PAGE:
“One of the things we have done is keyed in on the suburban sprawls,” he explains. “We had stores in downtown areas and we’ve pulled back on them. What we’re looking for now is a store in the middle of the suburban areas with people who are out and about on the weekends.”

Jim Jr. adds that they look for shopping centers with big box stores and try to distance themselves from competitors. “In this day and age, in any type of metro area, there is going to be competition. But we look for the newer portion and the upscale part of town as far as shopping districts go.”

Along with managing multiple store locations, both Jim Sr. and Jim Jr. are involved in various industry organizations.

Jim Sr. has served on the board of directors for TIA predecessors the National Tire Dealers and Retreaders Association and the Tire Association of North America, and was a past president of the New England Independent Tire Dealers Association.

Jim Jr. is currently on the board of directors for the National Retail Tire Network (NRTN), which is made up of 18 dealers throughout the county. He is also a member of the Yokohama Advantage Dealer Board Advisory Council, a member of the TIA board of directors and a member of the New England Tire and Service Association (NETSA), for which he served as president from 2007 until 2009.

Their involvement in these organizations allows them to stay up to date with important industry trends.

“The NRTN has over 400 retail points of sale among 18 dealers,” Jim Jr. explains. “We sign confidentiality agreements and we share advertising techniques. We share acquisition techniques and we share new store builds. We’re all in non-compete markets and that has been an invaluable tool for me over the last half a decade.” 

He adds that when there’s an issue within the industry, it’s important to have unity and support from similar business owners.

One example is the current Right to Repair Act, which will be on this November’s ballot in Massachusetts. “For years, car manufacturers have had information that is not available to the automotive aftermarket,” Jim Jr. explains. “An example would be if you come into one of my stores with a flat tire. We repair that tire but there’s a TPMS or check engine light on in the dashboard that we can’t turn off. The car manufacturers do not make this diagnostic information available to the automotive aftermarket to turn that light off and reset it, so the only way you can get that light turned off is to go to the dealer and that actually creates a service monopoly.”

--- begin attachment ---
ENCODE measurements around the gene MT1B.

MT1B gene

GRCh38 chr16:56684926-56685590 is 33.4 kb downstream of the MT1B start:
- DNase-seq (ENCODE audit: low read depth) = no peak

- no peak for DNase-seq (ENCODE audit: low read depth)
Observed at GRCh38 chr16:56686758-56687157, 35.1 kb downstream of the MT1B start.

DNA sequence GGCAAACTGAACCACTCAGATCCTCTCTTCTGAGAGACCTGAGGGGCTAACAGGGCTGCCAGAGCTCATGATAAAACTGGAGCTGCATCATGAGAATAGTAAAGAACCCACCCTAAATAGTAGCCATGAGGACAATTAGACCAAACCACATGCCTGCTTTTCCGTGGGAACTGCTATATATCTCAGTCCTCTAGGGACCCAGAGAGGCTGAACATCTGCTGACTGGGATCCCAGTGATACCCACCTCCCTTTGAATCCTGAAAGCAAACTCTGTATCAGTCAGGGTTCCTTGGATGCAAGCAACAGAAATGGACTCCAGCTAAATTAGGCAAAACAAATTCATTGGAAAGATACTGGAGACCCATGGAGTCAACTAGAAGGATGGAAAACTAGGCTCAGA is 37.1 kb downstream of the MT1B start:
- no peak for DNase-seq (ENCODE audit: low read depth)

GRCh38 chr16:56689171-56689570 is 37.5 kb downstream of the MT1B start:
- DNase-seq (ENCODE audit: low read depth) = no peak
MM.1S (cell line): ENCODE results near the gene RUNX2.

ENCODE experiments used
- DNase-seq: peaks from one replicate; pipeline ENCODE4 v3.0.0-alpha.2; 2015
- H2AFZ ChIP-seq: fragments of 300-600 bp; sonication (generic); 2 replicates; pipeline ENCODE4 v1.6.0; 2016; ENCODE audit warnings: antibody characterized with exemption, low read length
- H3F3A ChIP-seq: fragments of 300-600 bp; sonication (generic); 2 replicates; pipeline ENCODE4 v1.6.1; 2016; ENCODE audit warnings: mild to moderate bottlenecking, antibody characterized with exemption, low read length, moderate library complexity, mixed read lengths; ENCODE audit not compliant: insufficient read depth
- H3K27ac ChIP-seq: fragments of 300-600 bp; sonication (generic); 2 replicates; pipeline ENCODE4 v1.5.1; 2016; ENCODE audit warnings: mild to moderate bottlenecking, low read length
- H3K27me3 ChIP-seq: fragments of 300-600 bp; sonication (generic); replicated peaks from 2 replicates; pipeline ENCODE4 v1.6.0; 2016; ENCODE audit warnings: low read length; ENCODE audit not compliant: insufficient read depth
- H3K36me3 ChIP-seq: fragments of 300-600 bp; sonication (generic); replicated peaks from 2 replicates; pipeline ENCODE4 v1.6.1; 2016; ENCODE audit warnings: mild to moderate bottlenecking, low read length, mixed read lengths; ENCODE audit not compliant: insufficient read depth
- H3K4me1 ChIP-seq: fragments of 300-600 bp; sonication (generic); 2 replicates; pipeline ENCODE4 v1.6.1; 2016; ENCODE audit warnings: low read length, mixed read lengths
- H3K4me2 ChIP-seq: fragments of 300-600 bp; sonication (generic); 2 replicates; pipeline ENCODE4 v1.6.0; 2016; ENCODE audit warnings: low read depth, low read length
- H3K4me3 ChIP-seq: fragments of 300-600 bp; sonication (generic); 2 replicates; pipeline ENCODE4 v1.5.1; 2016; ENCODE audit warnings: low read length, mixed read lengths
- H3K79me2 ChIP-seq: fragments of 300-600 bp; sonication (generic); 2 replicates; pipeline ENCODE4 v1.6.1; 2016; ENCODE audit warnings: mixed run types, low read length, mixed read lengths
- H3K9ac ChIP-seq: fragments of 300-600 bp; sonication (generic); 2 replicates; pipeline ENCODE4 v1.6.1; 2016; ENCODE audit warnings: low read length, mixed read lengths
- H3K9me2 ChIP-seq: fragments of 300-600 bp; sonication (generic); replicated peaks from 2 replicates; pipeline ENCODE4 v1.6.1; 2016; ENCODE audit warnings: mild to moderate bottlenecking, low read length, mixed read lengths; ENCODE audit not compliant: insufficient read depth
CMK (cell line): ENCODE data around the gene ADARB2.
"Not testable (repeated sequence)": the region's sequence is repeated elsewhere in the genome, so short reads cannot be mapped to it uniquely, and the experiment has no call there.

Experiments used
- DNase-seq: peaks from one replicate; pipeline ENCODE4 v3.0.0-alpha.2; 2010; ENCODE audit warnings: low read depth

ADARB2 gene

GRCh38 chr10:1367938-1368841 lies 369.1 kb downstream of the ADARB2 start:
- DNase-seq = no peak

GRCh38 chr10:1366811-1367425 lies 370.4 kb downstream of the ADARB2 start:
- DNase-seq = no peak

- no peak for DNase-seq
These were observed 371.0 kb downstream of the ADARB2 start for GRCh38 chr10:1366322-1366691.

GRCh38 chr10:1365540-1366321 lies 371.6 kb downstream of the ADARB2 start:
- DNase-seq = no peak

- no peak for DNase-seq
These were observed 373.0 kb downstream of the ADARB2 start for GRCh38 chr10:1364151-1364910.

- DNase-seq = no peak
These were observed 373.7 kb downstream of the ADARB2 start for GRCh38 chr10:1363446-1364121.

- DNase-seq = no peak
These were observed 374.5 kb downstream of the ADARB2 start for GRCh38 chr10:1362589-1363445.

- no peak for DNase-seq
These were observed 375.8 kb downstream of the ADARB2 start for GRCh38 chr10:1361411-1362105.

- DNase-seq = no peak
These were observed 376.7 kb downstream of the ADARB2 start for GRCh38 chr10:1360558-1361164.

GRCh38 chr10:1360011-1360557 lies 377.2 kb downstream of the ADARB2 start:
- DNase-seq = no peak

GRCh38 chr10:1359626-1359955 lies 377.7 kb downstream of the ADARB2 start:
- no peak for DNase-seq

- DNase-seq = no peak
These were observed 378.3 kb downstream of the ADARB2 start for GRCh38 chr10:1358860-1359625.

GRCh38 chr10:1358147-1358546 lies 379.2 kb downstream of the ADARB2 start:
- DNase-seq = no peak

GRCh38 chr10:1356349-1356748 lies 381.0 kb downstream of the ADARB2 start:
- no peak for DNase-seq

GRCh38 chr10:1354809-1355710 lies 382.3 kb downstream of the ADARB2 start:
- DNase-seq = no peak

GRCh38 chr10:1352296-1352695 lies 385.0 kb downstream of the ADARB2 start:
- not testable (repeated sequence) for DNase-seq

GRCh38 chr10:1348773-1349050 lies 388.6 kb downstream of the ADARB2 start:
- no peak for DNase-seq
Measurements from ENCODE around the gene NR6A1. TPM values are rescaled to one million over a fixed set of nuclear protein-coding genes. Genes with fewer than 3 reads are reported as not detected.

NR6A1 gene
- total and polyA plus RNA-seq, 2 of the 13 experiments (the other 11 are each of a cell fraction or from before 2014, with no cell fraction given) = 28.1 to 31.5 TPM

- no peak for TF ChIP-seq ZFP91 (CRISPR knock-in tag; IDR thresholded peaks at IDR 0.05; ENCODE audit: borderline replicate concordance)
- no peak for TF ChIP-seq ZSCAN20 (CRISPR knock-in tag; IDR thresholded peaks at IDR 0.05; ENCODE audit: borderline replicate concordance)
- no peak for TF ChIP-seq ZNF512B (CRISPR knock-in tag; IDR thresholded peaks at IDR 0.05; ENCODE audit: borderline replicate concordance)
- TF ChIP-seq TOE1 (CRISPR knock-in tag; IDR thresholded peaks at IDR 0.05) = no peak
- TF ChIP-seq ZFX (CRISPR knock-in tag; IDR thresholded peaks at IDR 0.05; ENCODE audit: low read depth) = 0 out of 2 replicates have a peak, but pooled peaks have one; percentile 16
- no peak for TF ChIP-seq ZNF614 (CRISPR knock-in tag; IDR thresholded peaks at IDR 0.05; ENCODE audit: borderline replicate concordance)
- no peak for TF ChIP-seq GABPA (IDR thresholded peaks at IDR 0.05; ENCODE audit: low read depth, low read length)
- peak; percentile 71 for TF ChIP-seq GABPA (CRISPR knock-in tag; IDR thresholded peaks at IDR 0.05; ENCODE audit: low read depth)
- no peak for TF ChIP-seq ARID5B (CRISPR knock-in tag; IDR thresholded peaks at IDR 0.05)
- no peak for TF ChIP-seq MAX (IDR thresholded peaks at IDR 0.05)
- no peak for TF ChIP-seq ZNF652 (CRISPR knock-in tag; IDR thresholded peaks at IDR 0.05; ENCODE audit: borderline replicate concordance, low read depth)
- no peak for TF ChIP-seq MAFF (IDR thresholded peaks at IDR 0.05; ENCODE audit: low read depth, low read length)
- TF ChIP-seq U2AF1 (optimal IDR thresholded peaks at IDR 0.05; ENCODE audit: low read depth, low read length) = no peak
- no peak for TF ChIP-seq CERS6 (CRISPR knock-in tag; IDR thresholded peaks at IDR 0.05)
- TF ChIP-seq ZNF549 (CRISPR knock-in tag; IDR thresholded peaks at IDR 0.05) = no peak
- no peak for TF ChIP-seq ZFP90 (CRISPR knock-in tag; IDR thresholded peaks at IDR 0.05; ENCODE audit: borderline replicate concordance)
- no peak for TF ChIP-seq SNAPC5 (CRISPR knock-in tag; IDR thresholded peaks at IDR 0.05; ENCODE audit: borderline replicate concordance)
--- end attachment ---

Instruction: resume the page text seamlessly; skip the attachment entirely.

Groups such as NRTN are an example of ways independent dealers unite to tackle tough industry issues.
Another issue the company recently started to focus on is eco-friendly business practices. About a year ago, Tire Pros of Rhode Island partnered with American Car Care Centers to become a certified Eco-Express Tire Center.

The company was one of the very first tire dealers to take on the Eco-Express program, which provides customers with various warranties and environmental action initiatives.

For example, if they sell a certain amount of tires, they’ll plant a tree,” Jim Jr. explains. “We have to be certified for waste oil removal and we have separate recycling bins in the store. I think, if nothing else, it shows our customers that we really care.” 

Jim Jr. adds that the program is still fairly new, but the idea is growing on customers. “It’s an interesting concept. Customers ask us about it from time to time. I don’t think people will buy tires from us only because of it, but I think it shows people that we care and that gives us a leg up.”

Along with the ACCC Eco-Express Tire Center partnership, Tire Pros is approved and certified by AAA. “We have the highest AAA satisfaction rating in the state of Rhode Island,” he says proudly. 

Tire Pros also is active in the local communities that its shops service. Over the years, the company has sponsored various sports teams and recently worked with NETSA to present that group’s annual scholarship.